mike

Solex
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About mike

  • Birthday January 29

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  • Gender Male
  • Location Beavercreek OH

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  1. If your car has the Fasten Seat Belts sign atop the dash (mid-72 and later) it's the perfect spot for extra gauges. There's a large hole under that seat belt sign, plenty big for wiring, and there are already two mounting holes. And you don't have to take your eyes off the road to read gauges up there... mike
  2. Apparently it wasn't this time, but another source for a sudden and overwhelming oil leak is failure of the oil pressure sender switch. Both the OEM ones and the gauge senders have been known to fail without warning, and can dump the engine's entire oil supply in a minute or so at highway speeds. This kind of failure is a strong argument for an oil pressure gauge--you would have noticed falling oil pressure well before the warning light lit--which it does at only 7psi... My friend Alan used to call the oil pressure warning light the SNOP light--stands for "Sorry, No Oil Pressure." mike
  3. The original gasket I made in 1979 was still good when I made a new one about 2008--just wanted a nice clean example for my new carb. Dunno what the original material was--it was some sort of dense packing material, but definitely gas and oil resistant. I'm sure there are plenty of dense closed cell foam that isn't attacked by hydrocarbons... mike
  4. Jim, is this for your 30 May 69 production car? Cause if it is those guides look quite different from those on my Feb 69 production car. I'll have to look at mine more closely when I get home, but having had the sunroof panel out of both my '69 and '73, I don't remember them being any different. PM me in about ten days to remind me and I'll look at mine. mike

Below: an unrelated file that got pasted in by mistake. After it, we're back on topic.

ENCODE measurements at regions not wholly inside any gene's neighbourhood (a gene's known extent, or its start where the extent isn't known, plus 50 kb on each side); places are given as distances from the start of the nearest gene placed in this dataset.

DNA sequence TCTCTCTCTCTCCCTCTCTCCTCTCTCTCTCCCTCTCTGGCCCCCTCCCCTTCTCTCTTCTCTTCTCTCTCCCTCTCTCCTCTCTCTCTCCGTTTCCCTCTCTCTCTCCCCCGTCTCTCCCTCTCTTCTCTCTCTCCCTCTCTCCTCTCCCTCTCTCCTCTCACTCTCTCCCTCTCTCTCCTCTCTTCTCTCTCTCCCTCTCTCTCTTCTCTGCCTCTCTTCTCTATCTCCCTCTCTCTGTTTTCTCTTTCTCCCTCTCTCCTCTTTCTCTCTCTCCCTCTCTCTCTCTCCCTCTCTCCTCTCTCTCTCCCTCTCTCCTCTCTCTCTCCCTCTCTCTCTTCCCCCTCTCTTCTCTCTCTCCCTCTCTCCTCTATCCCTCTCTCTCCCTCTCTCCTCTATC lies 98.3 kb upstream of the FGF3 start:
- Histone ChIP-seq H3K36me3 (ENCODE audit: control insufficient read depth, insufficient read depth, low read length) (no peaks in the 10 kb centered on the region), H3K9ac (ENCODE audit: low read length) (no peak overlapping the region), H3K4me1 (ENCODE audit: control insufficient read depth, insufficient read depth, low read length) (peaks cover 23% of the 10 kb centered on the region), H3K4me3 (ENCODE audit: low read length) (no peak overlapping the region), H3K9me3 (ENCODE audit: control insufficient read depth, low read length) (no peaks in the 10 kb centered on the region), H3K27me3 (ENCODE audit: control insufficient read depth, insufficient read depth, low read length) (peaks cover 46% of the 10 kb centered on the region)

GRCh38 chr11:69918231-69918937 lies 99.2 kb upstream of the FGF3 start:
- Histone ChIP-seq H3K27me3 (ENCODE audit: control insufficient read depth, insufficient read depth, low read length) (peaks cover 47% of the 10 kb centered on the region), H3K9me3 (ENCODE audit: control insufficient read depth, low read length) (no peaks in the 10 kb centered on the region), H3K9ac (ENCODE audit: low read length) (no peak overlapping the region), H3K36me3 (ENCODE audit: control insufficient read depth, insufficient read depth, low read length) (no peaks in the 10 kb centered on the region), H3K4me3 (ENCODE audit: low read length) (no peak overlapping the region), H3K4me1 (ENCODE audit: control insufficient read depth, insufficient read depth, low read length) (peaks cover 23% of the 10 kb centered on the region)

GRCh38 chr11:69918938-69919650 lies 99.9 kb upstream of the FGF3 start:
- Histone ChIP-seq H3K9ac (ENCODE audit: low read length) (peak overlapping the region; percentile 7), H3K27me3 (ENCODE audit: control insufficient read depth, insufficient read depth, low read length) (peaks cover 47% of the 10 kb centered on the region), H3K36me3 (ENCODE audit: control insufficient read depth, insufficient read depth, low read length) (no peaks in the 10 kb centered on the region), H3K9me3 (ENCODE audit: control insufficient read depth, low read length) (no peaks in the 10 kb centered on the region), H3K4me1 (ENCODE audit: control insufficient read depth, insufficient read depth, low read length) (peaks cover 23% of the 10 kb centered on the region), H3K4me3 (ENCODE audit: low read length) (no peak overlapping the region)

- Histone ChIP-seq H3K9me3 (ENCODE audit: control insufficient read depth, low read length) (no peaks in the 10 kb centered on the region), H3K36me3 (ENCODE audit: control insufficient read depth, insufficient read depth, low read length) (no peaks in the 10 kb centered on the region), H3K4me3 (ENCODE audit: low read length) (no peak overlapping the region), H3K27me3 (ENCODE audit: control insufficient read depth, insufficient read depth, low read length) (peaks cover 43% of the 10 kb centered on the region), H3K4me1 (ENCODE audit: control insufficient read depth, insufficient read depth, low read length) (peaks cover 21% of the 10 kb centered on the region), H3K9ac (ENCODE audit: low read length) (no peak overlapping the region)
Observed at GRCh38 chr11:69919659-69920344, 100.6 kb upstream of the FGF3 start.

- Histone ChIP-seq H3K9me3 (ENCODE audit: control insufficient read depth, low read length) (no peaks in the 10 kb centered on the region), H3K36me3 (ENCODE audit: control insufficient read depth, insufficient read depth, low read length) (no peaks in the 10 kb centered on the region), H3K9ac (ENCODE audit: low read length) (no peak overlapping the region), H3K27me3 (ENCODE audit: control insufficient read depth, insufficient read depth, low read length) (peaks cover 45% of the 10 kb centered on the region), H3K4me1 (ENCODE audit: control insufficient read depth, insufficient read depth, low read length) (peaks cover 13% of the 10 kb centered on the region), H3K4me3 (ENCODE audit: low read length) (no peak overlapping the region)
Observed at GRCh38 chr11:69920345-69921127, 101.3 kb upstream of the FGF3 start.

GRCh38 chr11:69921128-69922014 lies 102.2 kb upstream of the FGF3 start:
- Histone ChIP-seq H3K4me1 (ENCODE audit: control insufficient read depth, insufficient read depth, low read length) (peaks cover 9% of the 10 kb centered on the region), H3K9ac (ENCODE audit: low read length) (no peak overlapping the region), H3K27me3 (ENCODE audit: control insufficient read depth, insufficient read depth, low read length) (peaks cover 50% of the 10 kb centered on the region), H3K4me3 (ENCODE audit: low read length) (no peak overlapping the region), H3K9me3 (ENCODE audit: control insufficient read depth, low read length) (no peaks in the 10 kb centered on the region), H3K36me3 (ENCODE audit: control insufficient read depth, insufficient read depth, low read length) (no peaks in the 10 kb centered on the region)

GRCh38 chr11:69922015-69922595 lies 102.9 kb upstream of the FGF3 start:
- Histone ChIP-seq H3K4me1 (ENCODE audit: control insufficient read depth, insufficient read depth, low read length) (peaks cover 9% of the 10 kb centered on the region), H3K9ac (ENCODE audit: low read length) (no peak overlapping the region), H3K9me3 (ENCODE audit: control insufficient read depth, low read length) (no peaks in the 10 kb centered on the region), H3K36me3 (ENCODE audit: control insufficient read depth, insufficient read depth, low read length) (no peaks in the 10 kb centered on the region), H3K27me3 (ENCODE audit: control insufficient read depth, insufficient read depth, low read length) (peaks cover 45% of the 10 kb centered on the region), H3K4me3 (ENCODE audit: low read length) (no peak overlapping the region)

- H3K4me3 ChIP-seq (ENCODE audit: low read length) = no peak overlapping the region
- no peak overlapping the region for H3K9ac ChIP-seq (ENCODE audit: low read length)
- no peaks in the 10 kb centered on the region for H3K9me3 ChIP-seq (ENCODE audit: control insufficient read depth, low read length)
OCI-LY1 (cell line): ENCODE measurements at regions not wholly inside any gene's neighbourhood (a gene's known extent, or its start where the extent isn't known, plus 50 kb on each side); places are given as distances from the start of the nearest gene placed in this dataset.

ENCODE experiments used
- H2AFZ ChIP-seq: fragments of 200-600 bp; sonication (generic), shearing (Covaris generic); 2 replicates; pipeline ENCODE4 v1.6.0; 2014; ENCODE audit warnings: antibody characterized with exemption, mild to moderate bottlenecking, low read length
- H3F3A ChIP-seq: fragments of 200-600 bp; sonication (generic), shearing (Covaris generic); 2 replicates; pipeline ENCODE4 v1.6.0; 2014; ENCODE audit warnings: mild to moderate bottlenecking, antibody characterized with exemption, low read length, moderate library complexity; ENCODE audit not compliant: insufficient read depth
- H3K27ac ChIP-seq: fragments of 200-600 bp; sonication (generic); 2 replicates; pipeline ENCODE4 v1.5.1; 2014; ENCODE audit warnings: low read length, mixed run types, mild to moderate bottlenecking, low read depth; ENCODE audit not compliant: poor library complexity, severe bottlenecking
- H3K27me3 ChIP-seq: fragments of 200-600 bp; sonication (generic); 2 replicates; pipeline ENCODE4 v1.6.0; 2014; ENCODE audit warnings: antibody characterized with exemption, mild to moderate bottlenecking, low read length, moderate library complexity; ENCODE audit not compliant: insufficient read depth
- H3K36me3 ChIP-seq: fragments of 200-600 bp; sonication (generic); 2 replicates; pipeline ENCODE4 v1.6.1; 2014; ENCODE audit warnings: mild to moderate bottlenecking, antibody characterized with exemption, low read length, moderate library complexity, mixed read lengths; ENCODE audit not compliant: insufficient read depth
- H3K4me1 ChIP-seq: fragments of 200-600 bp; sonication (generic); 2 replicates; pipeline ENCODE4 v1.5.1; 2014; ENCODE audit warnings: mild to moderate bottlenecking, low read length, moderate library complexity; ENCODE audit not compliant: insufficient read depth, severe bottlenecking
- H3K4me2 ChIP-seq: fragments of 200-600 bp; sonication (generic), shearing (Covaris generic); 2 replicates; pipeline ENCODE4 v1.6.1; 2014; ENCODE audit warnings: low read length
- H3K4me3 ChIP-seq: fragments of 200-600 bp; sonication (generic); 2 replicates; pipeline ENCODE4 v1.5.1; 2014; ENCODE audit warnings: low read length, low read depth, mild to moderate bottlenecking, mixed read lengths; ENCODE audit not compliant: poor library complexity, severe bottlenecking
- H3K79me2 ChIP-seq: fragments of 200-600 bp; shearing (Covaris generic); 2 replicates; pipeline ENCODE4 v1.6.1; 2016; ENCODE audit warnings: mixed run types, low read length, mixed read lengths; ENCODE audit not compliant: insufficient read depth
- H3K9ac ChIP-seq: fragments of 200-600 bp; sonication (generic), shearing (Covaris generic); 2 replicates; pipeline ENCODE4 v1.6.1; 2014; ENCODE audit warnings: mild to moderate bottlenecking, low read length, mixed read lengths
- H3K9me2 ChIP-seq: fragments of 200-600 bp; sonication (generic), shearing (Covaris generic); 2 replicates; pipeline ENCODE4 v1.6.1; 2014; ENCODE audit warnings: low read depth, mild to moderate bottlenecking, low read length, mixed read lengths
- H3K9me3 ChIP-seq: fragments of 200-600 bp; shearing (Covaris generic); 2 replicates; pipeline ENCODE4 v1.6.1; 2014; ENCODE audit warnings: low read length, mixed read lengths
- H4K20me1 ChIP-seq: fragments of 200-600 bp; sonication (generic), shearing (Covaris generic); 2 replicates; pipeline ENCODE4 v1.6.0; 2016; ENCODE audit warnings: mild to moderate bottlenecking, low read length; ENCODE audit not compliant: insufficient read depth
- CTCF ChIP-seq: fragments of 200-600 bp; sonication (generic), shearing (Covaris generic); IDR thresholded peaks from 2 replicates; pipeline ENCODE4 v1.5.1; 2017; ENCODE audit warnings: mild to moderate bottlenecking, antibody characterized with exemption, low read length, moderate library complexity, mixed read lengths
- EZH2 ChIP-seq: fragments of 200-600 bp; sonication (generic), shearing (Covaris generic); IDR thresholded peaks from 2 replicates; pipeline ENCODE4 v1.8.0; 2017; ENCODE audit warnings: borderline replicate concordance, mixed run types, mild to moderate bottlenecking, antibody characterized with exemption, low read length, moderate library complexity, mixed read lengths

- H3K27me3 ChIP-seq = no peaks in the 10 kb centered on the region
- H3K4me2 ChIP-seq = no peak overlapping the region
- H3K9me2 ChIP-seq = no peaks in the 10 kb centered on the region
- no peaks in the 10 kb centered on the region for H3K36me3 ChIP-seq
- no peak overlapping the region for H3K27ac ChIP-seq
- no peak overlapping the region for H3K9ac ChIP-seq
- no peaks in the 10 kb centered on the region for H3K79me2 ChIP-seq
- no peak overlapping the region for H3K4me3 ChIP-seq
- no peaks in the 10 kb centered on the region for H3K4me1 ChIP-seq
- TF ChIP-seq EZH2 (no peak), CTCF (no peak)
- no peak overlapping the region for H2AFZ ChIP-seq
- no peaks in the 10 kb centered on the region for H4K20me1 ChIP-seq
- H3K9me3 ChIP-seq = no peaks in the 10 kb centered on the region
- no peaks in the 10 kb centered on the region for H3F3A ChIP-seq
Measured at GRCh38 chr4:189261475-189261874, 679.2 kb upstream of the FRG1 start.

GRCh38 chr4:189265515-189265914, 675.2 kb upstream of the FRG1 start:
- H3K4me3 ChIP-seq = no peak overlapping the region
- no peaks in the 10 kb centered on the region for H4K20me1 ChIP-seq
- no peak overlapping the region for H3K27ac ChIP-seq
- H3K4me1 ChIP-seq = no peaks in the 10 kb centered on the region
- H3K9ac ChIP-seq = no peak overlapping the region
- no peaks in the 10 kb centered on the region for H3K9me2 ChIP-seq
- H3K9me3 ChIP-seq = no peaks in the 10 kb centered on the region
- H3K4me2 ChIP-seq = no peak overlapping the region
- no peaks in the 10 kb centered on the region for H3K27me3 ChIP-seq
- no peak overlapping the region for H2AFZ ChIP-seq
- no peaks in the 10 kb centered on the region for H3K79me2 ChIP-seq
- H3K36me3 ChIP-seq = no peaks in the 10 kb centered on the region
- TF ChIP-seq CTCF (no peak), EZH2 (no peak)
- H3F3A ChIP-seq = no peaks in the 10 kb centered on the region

5. I wasn't able to use the cast aluminum adapter on my car as it caused the OEM air cleaner to hit the hood, so I took a Dremel tool and tinsnips, opened out the opening in the factory air cleaner, and made a gasket from dense, closed cell foam that would compress when the air cleaner was mounted onto its brackets. That's been working just fine since about 1979... mike
  6. Are these factory 02 wheels? Never seen any like 'em either here in the States or even in pictures...were they GB market only? Very attractive with those little hubcaps, reminiscent of the CS coupe wheels. mike
  7. mike

    Door disassembly

    I find a shortened wood paint stirrer works just fine! As for the mirror set screw. Before reattaching the mirror, replace the slotted set screw with a stainless steel Allen head set screw. Easier to get good and tight, and won't strip out like a slot head. Metric ones are available at your local hardware store. If you're not gonna replace the whole door, I'd leave the vent window assembly in place--especially if the door closed/sealed properly. You can completely mask it off for a repaint, and it'll save you many hours of fiddling to get everything (window glass, vent frame, window. tracks etc) re-aligned so that the glass closes easily and seals to the door frame. I spent 2-3 hours realigning all that stuff when I swapped doors on my '69, and practically no time when repainting my '73, as I had left all that in place. cheers mike
  8. mike

    Door seals

    This is usually the only section of the door gasket that goes bad--there's $$$ to be made for someone who's willing and able to reproduce this one piece. The whole gasket is made up of several different pieces glued together--including the trailing edge window seal, so it could be supplied as a separate part...hint, hint... mike
  9. There were several different shift surrounds that the various A/C suppliers used--some incorporated part of the original surround, others were completely different. A picture of yours would be helpful. My Frigiking surround was supplied by Frigiking, utilizing only the original metal lip that was part of the factory console. I remember it coming loose from the plastic surround, requiring some bracket fabrication to once again reattach it. So post a picture to allow us to help you better. mike